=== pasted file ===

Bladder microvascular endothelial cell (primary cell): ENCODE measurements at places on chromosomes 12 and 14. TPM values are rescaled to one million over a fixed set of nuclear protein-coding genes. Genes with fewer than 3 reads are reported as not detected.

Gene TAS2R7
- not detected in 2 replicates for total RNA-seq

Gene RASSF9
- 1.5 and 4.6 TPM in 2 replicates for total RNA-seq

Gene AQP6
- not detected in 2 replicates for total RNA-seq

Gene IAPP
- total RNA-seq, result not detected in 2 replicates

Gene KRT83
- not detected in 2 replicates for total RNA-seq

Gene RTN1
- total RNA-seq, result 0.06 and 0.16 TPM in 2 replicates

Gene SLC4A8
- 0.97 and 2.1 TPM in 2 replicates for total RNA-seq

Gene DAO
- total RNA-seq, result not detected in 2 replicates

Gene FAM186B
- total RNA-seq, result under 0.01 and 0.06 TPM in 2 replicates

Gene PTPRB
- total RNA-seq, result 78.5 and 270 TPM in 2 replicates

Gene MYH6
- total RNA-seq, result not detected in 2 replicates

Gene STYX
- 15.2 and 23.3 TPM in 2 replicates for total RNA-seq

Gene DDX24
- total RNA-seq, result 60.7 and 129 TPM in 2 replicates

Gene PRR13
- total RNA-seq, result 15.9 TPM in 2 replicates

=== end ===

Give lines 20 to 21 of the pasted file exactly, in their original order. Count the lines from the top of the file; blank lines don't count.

Gene PTPRB
- total RNA-seq, result 78.5 and 270 TPM in 2 replicates